Foreign tech workers also tend to be better educated than American tech workers. Before anyone freaks out on that statement, hear me out. Foreign tech workers generally come to America for their Master’s degree with the hopes of employment in America following their graduation. And since they have a Master’s degree, which equates to two additional years of school, that foreign graduate is more qualified than a typical American with a four-year degree and also more mature than a typical 22-year old college grad.

Regarding educating Americans, beware of snake oil salesmen. Specifically, for-profit colleges. In my opinion, for-profit colleges are hurting Americans. They are overpriced (and expensive!) and under-valued from an employers’ perspective. What’s the statistic on the average earnings of graduates from for-profit versus traditional colleges?  And what’s the graduation rate of for-profit colleges compared to traditional? This is a bit off-topic, but I can’t talk about education and not give my opinion on this subject.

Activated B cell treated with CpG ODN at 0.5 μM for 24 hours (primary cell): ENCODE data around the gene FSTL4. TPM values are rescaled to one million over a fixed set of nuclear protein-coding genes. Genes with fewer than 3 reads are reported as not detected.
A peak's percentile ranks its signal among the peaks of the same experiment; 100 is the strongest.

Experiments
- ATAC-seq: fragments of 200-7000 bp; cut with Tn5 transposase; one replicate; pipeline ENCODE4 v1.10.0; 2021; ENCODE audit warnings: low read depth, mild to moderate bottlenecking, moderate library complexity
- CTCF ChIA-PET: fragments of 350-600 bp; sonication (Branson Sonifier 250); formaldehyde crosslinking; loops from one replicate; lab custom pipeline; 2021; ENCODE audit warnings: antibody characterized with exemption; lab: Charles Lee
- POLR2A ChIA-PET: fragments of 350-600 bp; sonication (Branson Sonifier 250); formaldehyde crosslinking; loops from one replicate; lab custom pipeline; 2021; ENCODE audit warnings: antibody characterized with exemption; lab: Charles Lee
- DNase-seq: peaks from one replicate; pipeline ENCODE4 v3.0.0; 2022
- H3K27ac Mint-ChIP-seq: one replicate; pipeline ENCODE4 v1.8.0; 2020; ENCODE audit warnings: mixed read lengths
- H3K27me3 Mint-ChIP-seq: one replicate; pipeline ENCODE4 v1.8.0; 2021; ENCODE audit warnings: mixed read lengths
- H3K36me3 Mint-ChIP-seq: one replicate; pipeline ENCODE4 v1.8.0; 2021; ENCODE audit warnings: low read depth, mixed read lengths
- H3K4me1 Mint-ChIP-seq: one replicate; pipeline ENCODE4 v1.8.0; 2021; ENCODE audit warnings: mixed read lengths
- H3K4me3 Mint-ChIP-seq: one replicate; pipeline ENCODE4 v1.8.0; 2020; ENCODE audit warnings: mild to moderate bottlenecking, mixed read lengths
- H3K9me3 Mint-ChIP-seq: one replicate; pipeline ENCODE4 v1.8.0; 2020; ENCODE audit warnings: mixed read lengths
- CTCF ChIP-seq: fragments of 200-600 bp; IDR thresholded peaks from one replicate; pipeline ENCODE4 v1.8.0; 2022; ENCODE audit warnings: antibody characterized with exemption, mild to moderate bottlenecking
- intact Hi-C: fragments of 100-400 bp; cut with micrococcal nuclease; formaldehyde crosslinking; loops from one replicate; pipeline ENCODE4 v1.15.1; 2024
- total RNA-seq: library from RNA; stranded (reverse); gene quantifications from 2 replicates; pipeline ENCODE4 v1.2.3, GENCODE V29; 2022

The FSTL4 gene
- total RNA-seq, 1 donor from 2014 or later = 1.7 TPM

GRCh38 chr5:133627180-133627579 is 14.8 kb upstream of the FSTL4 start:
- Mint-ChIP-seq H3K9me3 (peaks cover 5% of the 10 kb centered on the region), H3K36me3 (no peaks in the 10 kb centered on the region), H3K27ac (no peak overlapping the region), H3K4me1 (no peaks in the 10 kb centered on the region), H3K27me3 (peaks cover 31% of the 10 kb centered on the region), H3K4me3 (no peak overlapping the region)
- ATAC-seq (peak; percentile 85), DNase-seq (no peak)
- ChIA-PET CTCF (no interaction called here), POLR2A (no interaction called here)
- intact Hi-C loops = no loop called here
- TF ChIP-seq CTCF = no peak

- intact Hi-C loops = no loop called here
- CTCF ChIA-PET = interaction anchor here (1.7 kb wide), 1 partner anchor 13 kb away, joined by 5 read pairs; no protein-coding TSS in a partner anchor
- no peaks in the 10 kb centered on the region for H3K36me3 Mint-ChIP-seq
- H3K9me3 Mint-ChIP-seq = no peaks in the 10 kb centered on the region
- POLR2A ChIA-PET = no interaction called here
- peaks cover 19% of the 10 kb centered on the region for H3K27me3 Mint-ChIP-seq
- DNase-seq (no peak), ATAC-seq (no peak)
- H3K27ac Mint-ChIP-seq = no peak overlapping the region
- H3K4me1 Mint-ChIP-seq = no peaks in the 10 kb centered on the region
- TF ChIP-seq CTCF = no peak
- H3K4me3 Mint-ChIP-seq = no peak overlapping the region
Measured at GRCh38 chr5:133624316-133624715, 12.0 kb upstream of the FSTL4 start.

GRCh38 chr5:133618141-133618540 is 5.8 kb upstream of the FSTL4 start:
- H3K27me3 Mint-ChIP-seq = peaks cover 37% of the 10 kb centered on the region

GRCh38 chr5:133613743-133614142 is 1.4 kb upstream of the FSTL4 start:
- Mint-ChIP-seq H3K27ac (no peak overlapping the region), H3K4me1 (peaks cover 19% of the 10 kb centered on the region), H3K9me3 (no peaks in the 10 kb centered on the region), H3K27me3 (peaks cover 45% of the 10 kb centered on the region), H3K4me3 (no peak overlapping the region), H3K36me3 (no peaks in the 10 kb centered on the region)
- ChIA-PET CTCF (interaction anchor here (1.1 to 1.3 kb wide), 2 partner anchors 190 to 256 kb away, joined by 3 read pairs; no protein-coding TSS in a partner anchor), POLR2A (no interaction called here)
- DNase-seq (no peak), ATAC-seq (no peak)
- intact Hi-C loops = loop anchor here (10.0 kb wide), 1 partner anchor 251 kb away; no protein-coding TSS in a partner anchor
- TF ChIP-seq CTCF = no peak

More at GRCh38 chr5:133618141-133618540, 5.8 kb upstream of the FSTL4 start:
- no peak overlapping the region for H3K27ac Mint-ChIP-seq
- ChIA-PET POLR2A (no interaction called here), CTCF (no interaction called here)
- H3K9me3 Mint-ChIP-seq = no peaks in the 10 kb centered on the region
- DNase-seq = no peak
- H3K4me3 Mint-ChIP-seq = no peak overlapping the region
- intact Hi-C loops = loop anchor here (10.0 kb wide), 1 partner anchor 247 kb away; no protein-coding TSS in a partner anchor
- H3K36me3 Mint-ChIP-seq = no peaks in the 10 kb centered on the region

So for the aforementioned reasons the H-1B program can’t go away. In fact, the number of visas released in the annual lottery should probably be increased to help fill the talent gap in the U.S.  BUT, if the government wants to focus on making changes there are indeed problems with the current H-1B program that should be addressed.

  • The administrative process for both the individual and the sponsoring company is too burdensome. The process is so complicated that many companies that sponsor foreign workers hire outside immigration law firms to help process the paperwork. Who wins in this scenario? The lawyers, of course. Further, managers within the hiring company are forced to be aware and stay abreast of immigration processes and paperwork. Any manager who’s ever hired a foreign worker probably understands terms like EAD, OPT, CPT, Green Card, spouse visa, etc. etc. So instead of focusing on the business at-hand (tech stuff), managers are focusing on visa renewal statuses. Death by administrivia, basically.
  • The cost for visa processing is too high. Administrative fees for H-1B visas are paid for by the sponsoring company. The costs vary by year, but in the first year alone the costs for government filing fees and legal fees is over $10,000. It goes down from there each year, but it’s not cheap. Who wins in this case? The government. Hey, someone’s got to help pay for USCIS salaries. Bottom line, the government doesn’t make it easy on companies who sponsor foreign workers, either through administrative burden or fees.